SACRAMENTO Calif. (Reuters) - The U.S. Supreme Court on Monday refused to consider arguments against California’s ban on a controversial therapy aimed at reversing homosexuality in children, allowing the prohibition to be enforced in the most populous U.S. state.
The court’s decision not to take up the case follows a ruling by an appeals court last year that the prohibition on so-called “gay conversion therapy” for minors is not a violation of the constitutional rights of counselors or parents, as argued by a conservative religious group that challenged the ban.
“The Court’s refusal to accept the appeal of extreme ideological therapists who practice the quackery of gay conversion therapy is a victory for child welfare, science and basic humane principles,” said state senator Ted Lieu, who authored the ban. “Those who oppose letting children be what they were born to be can no longer claim that the law infringes the free speech rights of therapists who wish to engage in these dangerous and long-discredited practices.”
Last year’s ruling by the U.S. Court of Appeals for the Ninth District resolved two lawsuits seeking to stop implementation of Lieu’s measure, which prohibits therapists from performing sexual-orientation change counseling with children and teens under age 18.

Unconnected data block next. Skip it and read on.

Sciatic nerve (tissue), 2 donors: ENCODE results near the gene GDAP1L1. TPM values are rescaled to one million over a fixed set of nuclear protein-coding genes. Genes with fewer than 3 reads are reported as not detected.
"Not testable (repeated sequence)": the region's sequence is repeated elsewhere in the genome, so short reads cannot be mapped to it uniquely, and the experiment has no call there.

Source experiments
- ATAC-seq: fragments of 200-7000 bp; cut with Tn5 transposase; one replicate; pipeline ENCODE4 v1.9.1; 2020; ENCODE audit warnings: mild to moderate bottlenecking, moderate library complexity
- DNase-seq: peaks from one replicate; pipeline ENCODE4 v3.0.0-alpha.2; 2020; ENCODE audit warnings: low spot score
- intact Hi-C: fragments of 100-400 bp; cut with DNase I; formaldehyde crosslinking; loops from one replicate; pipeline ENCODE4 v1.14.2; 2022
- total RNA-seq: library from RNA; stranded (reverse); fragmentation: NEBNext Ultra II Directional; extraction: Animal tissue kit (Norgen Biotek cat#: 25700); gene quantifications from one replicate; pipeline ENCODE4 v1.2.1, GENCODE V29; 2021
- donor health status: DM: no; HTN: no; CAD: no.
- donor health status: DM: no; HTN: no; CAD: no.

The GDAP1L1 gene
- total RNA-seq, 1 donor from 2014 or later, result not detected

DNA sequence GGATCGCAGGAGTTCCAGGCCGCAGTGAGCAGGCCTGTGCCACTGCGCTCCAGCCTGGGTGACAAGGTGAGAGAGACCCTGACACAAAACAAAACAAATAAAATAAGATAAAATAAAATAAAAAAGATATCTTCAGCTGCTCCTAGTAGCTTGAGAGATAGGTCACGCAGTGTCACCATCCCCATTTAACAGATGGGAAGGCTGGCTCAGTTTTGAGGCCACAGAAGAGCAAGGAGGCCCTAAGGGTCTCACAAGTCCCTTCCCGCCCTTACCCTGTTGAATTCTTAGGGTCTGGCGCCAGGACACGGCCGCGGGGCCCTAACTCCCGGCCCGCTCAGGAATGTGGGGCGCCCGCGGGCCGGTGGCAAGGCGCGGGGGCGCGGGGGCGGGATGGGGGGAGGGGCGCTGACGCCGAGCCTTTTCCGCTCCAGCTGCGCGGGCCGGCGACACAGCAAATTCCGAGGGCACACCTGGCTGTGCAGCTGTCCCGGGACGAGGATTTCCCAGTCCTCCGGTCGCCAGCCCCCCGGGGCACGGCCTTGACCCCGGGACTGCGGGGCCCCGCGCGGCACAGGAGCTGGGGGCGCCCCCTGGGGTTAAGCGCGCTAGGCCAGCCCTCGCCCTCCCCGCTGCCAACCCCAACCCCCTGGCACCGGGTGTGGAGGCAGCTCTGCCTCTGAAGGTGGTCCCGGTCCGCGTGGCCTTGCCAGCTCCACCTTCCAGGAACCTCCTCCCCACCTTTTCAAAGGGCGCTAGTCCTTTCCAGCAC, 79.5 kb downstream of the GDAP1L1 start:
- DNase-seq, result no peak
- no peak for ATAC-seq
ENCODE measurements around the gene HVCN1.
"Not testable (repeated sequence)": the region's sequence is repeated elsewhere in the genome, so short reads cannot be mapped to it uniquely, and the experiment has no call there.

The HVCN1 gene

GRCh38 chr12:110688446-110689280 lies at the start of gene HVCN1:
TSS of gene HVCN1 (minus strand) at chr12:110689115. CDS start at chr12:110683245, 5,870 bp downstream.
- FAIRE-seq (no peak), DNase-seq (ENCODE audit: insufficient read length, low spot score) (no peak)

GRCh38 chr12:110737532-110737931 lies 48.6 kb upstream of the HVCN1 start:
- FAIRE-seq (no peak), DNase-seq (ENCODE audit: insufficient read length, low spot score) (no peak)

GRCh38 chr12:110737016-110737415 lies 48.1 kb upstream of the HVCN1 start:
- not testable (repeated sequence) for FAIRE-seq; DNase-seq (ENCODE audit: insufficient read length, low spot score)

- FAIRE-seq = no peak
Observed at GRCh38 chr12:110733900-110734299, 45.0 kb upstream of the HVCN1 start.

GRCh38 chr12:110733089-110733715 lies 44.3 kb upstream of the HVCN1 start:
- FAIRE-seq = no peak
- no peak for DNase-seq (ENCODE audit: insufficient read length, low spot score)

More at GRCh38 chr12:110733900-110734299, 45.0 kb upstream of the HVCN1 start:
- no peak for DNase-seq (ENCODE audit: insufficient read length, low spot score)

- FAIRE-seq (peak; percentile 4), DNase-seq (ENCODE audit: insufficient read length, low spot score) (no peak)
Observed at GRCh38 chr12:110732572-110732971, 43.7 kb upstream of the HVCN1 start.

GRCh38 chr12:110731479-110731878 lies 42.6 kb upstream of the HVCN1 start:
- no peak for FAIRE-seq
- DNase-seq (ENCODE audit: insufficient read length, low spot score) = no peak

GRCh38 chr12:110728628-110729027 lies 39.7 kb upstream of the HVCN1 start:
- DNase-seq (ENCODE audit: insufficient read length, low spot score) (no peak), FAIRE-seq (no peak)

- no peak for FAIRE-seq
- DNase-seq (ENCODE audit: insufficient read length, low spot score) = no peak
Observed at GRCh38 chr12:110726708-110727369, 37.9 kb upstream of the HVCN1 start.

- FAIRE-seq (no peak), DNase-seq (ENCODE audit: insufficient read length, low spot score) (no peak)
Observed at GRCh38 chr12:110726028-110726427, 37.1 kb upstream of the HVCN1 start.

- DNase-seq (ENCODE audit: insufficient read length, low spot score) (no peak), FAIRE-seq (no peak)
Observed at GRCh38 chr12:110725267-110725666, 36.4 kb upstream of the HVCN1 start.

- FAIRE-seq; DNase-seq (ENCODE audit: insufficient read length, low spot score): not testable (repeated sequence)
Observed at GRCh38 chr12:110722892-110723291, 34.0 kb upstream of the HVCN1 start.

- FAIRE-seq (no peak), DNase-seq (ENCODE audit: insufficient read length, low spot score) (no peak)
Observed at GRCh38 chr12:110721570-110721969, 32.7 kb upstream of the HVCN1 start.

“I am deeply saddened for the families we represent and for the thousands of children that our professional clients counsel, many of whom developed these unwanted attractions because of abuse of a pedophile,” said Mathew Staver, founder and chairman of Liberty Counsel, a Christian-based organization that filed the lawsuit seeking to overturn the ban.
“The minors we represent do not want to act on same-sex attractions, nor do they want to engage in such behavior. They are greatly benefiting from this counseling,” Staver said.
Democratic Governor Jerry Brown signed the ban into law in 2012, making the nation’s most populous state the first to prohibit the treatment, also known as reparative therapy or change therapy, among youths. New Jersey Republican Governor Chris Christie signed a similar measure into law last year.
The California ban marked a major victory for gay rights advocates, who say the treatment lacks a medical basis and can psychologically harm gay and lesbian youth.
Implementation of the law had been on hold pending the suits filed by Christian groups seeking to block it. The California Psychological Association and the California Board of Behavioral Sciences supported the ban.
Reporting by Sharon Bernstein; Editing by Susan Heavey